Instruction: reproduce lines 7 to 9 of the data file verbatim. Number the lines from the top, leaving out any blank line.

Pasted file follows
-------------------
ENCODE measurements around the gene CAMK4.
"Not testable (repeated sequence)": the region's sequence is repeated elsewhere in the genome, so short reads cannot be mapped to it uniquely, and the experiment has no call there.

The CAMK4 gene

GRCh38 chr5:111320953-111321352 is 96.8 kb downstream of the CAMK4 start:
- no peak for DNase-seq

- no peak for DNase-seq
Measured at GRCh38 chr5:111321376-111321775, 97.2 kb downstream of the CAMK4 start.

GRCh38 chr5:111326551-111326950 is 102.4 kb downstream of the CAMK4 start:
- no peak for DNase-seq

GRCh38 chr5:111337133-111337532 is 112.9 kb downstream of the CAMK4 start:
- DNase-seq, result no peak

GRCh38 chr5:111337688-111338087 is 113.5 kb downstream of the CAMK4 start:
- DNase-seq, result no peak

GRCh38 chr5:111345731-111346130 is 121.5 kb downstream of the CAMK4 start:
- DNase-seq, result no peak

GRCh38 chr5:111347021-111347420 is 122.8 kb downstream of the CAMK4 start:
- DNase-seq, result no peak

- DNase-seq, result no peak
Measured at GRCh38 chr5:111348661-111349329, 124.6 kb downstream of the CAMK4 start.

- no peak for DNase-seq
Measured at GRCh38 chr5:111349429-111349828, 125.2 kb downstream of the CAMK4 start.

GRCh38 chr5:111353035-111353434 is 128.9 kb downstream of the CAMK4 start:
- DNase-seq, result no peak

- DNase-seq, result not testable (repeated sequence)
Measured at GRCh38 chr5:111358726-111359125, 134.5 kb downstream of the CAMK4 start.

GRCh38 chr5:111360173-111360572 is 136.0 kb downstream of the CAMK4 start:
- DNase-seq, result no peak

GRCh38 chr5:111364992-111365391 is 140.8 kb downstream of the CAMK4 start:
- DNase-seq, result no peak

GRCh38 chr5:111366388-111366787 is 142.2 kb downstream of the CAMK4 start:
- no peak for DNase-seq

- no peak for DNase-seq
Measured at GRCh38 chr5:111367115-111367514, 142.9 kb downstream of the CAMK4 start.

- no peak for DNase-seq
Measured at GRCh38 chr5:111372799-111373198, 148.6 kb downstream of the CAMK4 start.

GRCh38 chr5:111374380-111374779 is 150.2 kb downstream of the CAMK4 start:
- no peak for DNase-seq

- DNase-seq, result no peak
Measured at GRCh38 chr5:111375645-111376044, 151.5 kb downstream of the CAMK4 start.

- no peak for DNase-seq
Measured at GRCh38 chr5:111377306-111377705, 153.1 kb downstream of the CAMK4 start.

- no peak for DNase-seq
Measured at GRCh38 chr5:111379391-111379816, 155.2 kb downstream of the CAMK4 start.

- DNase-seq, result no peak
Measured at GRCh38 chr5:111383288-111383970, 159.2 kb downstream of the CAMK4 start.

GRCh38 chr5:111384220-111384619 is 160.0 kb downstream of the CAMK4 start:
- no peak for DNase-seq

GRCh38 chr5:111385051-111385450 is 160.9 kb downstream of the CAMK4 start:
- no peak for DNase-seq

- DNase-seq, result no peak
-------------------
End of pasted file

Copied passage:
Measured at GRCh38 chr5:111321376-111321775, 97.2 kb downstream of the CAMK4 start.

GRCh38 chr5:111326551-111326950 is 102.4 kb downstream of the CAMK4 start:
- no peak for DNase-seq